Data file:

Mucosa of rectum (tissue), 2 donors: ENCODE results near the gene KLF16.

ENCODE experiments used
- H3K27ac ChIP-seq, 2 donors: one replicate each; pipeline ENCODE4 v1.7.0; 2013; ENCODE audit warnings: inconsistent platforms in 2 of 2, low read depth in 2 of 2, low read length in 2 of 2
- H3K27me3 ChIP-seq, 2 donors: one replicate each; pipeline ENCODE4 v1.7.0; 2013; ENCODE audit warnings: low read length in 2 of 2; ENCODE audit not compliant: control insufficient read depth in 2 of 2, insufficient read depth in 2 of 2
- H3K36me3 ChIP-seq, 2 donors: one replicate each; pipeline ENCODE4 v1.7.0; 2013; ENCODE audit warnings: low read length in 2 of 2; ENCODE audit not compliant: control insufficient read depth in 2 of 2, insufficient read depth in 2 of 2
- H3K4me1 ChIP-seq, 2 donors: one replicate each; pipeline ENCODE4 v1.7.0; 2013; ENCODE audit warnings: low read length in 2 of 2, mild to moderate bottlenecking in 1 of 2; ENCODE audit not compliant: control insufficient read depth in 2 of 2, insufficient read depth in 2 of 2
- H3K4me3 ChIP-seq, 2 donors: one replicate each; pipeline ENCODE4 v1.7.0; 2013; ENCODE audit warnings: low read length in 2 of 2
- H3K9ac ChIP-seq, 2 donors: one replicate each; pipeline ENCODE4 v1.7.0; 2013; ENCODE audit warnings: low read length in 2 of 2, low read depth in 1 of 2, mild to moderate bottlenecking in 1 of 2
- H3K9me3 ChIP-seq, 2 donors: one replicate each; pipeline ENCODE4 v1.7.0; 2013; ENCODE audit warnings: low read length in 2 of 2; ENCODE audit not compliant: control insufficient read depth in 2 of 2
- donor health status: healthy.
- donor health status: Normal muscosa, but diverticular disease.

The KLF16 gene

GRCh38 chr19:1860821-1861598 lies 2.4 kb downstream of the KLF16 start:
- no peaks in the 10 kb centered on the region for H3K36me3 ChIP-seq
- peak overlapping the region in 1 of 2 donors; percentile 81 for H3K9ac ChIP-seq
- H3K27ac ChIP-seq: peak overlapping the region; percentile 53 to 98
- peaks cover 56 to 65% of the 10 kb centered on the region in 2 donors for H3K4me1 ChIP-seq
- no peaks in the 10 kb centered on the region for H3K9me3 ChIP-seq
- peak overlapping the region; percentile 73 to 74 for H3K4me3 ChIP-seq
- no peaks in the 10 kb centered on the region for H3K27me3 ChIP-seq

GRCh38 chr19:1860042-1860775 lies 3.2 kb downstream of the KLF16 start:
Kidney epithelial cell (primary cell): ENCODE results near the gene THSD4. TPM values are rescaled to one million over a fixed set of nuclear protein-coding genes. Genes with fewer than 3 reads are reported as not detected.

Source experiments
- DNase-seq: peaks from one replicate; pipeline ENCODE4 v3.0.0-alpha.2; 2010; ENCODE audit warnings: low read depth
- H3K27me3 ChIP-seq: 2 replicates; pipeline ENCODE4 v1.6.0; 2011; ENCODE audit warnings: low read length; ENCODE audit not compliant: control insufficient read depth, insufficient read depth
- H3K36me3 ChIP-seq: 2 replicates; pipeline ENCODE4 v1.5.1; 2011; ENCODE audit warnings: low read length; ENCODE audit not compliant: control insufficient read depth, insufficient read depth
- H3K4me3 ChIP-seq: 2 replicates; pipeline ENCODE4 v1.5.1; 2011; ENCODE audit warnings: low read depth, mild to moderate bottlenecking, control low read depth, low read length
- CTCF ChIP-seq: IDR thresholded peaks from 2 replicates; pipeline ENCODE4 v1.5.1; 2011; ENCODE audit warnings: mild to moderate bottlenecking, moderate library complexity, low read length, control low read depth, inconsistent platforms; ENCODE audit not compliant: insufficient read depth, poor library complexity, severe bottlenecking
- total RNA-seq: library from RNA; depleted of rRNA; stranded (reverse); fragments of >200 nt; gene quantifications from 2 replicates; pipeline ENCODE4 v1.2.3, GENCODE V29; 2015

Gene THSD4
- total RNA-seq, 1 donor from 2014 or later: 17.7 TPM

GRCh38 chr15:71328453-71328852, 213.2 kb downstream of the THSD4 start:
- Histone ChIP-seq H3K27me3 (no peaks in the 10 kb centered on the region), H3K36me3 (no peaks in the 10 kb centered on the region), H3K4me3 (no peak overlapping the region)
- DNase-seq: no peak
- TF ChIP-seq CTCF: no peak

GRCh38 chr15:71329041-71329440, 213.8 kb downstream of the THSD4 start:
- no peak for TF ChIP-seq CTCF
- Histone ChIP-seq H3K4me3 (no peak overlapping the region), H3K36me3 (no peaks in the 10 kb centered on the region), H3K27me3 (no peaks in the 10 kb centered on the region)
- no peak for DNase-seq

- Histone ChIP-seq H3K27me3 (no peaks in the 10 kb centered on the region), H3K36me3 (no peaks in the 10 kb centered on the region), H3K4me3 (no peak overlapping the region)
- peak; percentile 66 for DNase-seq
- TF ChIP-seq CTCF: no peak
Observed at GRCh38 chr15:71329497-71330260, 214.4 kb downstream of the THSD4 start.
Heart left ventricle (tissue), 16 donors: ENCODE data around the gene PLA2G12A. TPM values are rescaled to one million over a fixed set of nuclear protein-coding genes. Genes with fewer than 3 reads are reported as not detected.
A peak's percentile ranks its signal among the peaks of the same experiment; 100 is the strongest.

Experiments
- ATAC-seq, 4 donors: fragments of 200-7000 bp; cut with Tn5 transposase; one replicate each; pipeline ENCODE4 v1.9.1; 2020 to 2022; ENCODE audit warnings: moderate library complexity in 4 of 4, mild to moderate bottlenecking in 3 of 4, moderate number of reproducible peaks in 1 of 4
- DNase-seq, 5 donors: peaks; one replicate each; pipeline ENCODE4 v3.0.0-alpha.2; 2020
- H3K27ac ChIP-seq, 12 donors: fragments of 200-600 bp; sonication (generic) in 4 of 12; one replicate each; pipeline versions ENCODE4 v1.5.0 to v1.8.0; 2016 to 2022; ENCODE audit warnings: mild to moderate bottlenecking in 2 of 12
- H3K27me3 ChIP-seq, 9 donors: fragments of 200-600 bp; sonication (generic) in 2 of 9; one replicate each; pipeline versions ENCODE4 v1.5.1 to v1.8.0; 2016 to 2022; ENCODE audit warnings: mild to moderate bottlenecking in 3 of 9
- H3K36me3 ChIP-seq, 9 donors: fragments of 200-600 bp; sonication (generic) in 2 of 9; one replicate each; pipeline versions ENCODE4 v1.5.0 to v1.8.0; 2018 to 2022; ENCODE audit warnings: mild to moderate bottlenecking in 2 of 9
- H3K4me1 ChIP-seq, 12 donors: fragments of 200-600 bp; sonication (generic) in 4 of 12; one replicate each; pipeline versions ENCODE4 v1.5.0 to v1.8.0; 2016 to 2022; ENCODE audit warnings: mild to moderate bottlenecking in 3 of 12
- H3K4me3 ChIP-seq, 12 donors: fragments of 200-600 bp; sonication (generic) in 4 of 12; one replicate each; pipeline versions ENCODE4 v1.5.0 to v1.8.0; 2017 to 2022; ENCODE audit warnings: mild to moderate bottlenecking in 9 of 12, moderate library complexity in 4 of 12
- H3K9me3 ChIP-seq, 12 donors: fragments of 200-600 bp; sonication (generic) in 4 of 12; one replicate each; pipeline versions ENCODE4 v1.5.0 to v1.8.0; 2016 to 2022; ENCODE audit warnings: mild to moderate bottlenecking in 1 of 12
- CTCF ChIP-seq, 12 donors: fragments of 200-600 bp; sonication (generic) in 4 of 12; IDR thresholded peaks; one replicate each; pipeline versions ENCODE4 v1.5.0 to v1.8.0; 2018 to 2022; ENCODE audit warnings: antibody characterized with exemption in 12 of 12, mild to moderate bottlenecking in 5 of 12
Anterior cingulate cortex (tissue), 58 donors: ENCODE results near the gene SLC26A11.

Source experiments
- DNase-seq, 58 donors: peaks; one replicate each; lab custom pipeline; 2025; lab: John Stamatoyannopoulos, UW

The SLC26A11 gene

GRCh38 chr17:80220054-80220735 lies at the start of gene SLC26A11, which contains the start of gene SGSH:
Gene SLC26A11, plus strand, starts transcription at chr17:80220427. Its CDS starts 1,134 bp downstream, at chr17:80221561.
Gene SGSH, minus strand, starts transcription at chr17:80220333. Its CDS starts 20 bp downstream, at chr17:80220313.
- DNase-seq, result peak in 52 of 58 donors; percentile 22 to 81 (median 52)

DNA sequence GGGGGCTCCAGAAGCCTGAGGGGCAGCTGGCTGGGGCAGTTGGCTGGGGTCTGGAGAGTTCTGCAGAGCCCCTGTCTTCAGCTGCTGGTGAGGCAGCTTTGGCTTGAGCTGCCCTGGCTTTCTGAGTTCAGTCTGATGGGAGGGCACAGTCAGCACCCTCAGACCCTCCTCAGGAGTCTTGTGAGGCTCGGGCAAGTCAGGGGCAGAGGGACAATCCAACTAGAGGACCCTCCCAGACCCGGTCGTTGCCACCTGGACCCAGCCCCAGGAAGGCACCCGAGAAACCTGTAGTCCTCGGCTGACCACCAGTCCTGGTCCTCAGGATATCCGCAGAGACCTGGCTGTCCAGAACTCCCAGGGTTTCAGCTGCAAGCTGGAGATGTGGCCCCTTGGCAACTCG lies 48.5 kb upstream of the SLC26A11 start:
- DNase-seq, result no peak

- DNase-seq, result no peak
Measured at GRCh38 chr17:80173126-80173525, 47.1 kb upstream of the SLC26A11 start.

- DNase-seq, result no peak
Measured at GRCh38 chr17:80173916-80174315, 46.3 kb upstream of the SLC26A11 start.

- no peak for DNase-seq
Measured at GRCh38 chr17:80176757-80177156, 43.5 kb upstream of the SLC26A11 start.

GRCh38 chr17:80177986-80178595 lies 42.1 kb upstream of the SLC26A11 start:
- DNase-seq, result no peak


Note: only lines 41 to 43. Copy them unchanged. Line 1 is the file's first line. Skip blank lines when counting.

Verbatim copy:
- peak; percentile 66 for DNase-seq
- TF ChIP-seq CTCF: no peak
Observed at GRCh38 chr15:71329497-71330260, 214.4 kb downstream of the THSD4 start.